Compton – A546
An original 1929 installation
The John Compton Organ Company were given the contract to build a concert organ able to play the most complex pieces of classical music to the latest ‘pop’ music of the day. John Compton had already had some success with his installations in major concert halls and churches throughout England. Two concrete chambers both 48 feet high were constructed either side of the proscenium arch to house the 1852 metal pipes, stacked on various levels in the chamber. At the top, a system of horizontal wooden shutters controls the volume of sound that bounces off the dome into the auditorium below. A teak four manual console was placed on a small fixed platform at stalls level just under the right hand chamber.
A grand opening of the Concert Hall and the Compton Organ took place on 11th November 1929 in the presence of the Duke of Gloucester, Mayor and full Council.
Philip Dore was not entirely at ease with this complex instrument and after two years handed over to Percy Whitlock who jumped at the chance of becoming Civic Organist where he remained until his untimely death of a stroke in 1946 at the age of 42. Whitlock composed much church music during his time in Bournemouth and this has become more popular in the last few years. The Percy Whitlock Trust now promotes his music and have reprinted most of his remaining manuscripts in recent years.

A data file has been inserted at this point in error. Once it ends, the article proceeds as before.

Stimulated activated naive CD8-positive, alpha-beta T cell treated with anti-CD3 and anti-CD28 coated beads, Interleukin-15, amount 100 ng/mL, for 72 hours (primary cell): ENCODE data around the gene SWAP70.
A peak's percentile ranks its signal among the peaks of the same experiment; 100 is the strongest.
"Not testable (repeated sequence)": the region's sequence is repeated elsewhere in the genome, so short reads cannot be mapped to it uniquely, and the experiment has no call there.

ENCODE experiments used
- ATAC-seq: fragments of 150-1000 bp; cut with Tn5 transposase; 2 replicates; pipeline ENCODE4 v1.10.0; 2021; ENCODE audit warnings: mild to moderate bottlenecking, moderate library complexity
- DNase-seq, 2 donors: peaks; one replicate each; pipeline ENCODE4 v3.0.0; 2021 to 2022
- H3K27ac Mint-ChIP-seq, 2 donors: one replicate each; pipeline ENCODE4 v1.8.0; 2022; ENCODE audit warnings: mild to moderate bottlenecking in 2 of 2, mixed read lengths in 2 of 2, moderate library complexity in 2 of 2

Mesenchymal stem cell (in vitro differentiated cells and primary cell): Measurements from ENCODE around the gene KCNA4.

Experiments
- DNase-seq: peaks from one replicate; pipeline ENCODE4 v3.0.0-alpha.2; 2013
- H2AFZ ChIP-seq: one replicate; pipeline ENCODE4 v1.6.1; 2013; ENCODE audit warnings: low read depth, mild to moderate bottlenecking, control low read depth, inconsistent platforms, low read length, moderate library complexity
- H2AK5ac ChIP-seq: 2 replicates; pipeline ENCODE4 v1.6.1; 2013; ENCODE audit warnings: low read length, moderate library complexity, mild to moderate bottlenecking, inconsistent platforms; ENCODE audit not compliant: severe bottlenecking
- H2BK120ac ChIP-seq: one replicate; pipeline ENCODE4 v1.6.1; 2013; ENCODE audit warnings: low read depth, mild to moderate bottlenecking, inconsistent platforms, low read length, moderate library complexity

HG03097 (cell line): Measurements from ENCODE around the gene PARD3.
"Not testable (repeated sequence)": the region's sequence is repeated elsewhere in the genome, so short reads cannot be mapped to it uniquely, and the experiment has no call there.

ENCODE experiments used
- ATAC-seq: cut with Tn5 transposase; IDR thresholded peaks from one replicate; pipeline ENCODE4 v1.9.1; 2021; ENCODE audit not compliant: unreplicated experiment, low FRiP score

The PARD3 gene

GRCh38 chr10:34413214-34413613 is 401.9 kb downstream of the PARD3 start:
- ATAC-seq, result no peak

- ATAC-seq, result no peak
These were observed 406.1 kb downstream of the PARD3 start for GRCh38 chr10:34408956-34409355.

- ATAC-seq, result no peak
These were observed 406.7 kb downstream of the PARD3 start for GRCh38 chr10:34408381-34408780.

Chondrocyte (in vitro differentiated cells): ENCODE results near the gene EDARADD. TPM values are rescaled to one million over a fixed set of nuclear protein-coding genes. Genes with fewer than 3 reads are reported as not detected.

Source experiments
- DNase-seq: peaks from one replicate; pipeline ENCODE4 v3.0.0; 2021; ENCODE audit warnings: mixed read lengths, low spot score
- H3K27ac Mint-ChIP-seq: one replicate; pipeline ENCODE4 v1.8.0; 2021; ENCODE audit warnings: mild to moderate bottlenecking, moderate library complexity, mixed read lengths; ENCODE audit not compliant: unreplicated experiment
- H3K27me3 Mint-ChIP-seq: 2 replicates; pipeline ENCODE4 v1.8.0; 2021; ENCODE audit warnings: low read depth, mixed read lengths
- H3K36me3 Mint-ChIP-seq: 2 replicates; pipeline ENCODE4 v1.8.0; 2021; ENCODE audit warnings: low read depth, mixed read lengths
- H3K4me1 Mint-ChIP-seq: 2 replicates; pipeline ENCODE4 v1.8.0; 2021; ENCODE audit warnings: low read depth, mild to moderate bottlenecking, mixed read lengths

Harold Coombs took over as Civic Organist in 1946 and remained until his death in 1962. Harold did many live broadcasts on the BBC Light programme and the remains of the original dome microphones and BBC broadcast room are still in situ. After that time no permanent Civic Organist was appointed. The Pianist Reginald Hamilton White from the Pavilion Ballroom Band took over as part time organist and continued to play up until his retirement in 1978.
By this time the Organ was in a very poor state of repair and a small team of volunteers took over the maintenance of the Compton. Since then, and with the help of the Bournemouth Council, National Lottery and public donations, many maintenance projects have been completed. Every one of the 22 Ranks of pipes are working. Both chambers have been cleaned and painted and modern lighting and communication have been fitted. The organ retains the original Compton action and cotton covered wiring.
The weekly lunchtime concerts through most of the year provide a wide range of Light and Classical music from many of the UK’s top artists.